Their farm "Eisgaubib" is roundabout 110km away from Windhoek, but it feels like being in the middle of nowhere ... well, actually it really is. The farm is situated in a beautiful mountain area, the next neigbors live tens of kilometres away and it actually has a size five times the size of the island we live on, about 100 square kilometres. And this farm is not even one of the biggest ones in Namibia.

 

The small "farm shop" ... even people from other farms come here to buy things they need ranging from Coke to nails.

 

Originally, this farm was sold to it's first owner by the "state", when Namibia was still "Deutsch Südwestafrika", German South West Africa. Over the years, it had many owners and Debbie and Adriaan bought it to finance the university studies of their four children.

Wherever you go you meet old friends ...

... and this one ...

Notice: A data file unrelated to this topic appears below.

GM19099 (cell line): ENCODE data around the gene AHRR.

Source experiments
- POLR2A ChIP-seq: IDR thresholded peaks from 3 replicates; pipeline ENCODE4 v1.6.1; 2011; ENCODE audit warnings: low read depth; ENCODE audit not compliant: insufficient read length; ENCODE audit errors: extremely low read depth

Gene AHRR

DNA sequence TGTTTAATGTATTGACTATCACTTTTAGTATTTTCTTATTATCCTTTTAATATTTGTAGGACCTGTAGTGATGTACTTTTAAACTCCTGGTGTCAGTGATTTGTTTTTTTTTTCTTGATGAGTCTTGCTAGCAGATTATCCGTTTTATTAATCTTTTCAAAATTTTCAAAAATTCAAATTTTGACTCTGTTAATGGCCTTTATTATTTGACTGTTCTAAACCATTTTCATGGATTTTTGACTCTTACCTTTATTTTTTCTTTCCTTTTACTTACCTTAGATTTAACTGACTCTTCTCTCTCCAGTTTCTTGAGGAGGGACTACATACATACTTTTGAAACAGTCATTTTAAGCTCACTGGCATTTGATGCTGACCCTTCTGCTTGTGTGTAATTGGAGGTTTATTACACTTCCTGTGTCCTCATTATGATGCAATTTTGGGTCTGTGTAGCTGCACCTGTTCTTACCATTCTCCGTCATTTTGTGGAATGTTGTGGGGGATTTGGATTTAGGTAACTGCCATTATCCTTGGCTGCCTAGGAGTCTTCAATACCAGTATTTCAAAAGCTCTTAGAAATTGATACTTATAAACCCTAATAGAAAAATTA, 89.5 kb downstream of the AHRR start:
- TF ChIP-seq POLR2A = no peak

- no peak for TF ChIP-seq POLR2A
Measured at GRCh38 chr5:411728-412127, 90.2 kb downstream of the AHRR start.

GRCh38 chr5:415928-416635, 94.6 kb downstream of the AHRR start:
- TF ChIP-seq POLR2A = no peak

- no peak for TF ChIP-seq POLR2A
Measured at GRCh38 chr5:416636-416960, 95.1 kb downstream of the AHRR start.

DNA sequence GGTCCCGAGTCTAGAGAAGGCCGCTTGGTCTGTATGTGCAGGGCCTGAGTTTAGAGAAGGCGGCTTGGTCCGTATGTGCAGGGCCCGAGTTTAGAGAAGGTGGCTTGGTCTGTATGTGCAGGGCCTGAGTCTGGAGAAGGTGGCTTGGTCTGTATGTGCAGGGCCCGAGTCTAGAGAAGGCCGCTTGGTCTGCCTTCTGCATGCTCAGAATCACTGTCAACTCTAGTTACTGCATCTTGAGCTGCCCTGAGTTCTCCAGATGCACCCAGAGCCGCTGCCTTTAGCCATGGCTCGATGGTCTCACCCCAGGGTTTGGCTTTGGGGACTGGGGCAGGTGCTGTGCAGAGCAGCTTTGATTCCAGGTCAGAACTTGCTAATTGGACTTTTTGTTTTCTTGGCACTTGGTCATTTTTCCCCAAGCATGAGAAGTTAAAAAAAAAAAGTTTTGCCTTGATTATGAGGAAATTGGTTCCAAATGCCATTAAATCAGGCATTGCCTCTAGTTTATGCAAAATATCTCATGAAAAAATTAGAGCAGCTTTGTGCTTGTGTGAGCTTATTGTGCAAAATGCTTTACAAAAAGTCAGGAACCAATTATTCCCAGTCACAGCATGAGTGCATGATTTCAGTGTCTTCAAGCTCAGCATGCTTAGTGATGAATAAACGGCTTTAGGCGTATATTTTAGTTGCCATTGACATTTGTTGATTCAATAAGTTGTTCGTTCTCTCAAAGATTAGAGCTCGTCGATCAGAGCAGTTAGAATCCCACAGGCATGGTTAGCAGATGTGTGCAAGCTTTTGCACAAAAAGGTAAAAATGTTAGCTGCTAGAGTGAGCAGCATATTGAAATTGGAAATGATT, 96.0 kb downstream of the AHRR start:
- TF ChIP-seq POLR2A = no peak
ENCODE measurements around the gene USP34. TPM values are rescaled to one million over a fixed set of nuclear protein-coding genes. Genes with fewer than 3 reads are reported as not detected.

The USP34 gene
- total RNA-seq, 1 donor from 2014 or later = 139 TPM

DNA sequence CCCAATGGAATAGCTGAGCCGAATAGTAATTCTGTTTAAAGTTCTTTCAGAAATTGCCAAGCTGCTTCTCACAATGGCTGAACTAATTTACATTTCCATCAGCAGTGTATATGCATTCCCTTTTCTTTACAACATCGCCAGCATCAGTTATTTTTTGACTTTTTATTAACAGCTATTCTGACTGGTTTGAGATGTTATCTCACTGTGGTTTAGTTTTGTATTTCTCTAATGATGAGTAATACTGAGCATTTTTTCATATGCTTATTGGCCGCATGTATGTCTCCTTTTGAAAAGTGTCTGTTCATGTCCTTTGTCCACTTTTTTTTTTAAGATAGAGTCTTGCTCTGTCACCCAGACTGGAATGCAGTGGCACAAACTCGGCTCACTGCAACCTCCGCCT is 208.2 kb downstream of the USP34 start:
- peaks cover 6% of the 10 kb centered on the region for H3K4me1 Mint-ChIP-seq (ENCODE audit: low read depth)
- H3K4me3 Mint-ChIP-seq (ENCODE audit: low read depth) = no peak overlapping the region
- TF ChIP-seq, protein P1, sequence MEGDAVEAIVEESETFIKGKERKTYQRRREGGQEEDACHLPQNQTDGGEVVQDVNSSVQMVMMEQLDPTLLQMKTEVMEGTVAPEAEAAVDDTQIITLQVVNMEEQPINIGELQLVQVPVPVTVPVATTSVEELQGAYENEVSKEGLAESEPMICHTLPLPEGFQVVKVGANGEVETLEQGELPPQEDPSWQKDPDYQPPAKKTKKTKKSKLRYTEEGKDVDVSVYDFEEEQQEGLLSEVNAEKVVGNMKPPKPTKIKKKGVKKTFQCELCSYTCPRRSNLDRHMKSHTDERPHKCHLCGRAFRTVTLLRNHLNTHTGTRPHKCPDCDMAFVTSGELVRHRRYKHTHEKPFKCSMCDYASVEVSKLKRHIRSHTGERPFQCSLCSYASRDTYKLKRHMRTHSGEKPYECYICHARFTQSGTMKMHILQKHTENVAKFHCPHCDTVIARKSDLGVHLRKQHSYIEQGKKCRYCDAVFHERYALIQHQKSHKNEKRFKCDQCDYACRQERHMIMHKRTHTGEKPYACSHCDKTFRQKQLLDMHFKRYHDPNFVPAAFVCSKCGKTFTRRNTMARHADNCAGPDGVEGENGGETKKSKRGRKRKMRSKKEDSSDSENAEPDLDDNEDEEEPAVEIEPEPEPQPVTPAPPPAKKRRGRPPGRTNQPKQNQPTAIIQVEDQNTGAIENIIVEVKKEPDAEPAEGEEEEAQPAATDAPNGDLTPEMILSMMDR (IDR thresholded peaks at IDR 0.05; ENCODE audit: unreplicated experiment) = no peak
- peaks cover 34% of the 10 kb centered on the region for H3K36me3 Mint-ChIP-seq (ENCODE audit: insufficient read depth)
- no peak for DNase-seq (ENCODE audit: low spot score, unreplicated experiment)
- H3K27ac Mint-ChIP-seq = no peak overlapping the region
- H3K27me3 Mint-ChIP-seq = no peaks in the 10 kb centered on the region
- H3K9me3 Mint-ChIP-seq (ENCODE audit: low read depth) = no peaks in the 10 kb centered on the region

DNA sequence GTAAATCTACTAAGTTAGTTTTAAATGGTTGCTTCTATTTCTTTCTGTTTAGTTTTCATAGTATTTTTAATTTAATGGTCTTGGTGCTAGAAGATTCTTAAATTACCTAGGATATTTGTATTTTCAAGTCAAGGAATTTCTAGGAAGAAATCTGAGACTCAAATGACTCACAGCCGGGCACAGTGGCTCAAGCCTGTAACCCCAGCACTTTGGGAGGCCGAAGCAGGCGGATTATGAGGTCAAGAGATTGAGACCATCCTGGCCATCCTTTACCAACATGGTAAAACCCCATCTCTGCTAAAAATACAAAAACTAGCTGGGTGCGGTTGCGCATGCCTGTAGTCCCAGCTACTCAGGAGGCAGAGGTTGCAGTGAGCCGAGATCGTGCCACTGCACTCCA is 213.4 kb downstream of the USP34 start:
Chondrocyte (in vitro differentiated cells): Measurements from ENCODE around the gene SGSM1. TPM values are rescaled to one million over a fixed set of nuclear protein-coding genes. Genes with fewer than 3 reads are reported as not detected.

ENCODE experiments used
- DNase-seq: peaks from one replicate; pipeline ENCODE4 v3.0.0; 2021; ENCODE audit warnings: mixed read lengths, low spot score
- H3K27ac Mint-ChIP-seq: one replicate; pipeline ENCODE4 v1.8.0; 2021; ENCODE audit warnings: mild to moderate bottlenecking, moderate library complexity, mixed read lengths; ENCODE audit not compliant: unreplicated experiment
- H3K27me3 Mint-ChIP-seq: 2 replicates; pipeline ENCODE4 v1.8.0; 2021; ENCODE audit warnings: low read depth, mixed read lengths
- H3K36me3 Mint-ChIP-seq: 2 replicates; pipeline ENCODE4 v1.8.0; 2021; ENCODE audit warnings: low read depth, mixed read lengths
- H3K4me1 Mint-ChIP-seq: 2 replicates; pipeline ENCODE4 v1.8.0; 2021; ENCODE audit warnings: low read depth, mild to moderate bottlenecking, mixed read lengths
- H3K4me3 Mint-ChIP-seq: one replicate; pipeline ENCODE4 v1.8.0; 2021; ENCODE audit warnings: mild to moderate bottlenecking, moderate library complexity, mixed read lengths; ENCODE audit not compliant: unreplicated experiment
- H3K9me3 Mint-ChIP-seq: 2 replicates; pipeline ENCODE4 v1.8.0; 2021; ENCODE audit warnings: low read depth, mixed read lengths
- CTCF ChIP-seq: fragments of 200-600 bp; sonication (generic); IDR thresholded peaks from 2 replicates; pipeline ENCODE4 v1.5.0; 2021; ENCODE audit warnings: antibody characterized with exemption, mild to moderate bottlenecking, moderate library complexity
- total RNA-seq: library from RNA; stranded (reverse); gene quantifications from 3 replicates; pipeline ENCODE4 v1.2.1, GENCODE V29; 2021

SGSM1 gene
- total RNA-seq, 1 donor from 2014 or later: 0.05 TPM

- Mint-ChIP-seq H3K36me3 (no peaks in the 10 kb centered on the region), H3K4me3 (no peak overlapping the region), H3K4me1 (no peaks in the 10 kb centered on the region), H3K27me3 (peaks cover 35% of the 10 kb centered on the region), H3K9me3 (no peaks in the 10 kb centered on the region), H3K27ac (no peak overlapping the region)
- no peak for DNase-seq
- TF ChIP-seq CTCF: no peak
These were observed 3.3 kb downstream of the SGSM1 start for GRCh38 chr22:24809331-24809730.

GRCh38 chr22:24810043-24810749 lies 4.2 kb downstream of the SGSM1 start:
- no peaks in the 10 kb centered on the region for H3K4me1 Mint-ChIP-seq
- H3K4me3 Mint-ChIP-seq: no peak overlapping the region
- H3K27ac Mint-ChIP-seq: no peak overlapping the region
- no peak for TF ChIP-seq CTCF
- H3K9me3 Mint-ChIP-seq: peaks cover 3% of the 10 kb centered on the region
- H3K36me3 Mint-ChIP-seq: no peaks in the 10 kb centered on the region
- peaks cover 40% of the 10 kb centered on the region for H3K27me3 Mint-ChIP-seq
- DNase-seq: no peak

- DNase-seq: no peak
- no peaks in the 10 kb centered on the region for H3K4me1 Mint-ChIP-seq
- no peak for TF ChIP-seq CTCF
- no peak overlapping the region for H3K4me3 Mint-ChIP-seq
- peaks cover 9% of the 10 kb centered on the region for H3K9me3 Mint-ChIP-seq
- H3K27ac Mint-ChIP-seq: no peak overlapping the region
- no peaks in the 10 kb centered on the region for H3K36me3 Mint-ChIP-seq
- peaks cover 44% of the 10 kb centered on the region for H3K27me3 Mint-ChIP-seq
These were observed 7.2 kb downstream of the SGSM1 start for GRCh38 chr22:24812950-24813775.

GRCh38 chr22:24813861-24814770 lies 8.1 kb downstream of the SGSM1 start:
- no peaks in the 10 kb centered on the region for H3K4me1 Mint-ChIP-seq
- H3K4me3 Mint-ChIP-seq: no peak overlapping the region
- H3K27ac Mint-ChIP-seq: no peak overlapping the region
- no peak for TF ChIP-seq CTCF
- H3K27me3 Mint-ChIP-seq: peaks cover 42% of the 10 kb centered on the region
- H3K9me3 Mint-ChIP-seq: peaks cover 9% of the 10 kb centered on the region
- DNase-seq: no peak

... and this one ...

... mmh! ...

 

... and this very special Land Rover Series 3/2 Zebra Conversion.

 
 

The "good ol' times" were really hard - for man and animals!

 

...

Farm life is not easy, but it is nice after a week's job in the office in Windhoek, to go into the open country and do some "real" work - and see the result of a hard working day at the end of it. Over the week the farm workers follow their daily routines and at the weekend Debbie and Adriaan come to stay, work and plan the following week(s).

 

A farm visitor not so welcome!

 

As at the moment, southern and central Namibia is suffering under a draught (after three years with less rain than usual), the farmers have a pretty hard life as their livestock don't find enough food in the open.

Fully loaded with fodder!

Distributing the fodder.

New farm worker!

Bone dry farm!

You can see that owning a farm is one of Anouk's dreams for her future!

Fear of dogs?? Gone!

So, every farmer has a special recipe to mix good fodder out of hay, molasses, shredded shrubs ... and whatever secret ingrediences else. This has to be distributed to the many fodder places on the farm. Sometimes, if a draught continues, farmers have to send their cattle to the butcher and reduce the size of the herd.

 

Back from work!

 

Out bush ...